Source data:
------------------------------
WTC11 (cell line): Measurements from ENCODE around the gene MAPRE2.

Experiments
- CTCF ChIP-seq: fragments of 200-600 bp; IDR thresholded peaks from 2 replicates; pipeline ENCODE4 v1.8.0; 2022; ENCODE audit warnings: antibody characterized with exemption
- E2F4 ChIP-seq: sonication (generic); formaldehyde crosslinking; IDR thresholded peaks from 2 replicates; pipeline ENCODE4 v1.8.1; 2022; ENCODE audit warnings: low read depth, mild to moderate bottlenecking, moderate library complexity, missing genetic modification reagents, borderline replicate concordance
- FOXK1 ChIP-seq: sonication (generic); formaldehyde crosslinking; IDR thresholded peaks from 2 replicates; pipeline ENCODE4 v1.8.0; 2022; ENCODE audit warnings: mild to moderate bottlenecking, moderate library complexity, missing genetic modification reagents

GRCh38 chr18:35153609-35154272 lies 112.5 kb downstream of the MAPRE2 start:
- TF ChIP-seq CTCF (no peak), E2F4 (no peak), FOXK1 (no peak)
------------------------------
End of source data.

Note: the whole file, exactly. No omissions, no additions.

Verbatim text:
WTC11 (cell line): Measurements from ENCODE around the gene MAPRE2.

Experiments
- CTCF ChIP-seq: fragments of 200-600 bp; IDR thresholded peaks from 2 replicates; pipeline ENCODE4 v1.8.0; 2022; ENCODE audit warnings: antibody characterized with exemption
- E2F4 ChIP-seq: sonication (generic); formaldehyde crosslinking; IDR thresholded peaks from 2 replicates; pipeline ENCODE4 v1.8.1; 2022; ENCODE audit warnings: low read depth, mild to moderate bottlenecking, moderate library complexity, missing genetic modification reagents, borderline replicate concordance
- FOXK1 ChIP-seq: sonication (generic); formaldehyde crosslinking; IDR thresholded peaks from 2 replicates; pipeline ENCODE4 v1.8.0; 2022; ENCODE audit warnings: mild to moderate bottlenecking, moderate library complexity, missing genetic modification reagents

GRCh38 chr18:35153609-35154272 lies 112.5 kb downstream of the MAPRE2 start:
- TF ChIP-seq CTCF (no peak), E2F4 (no peak), FOXK1 (no peak)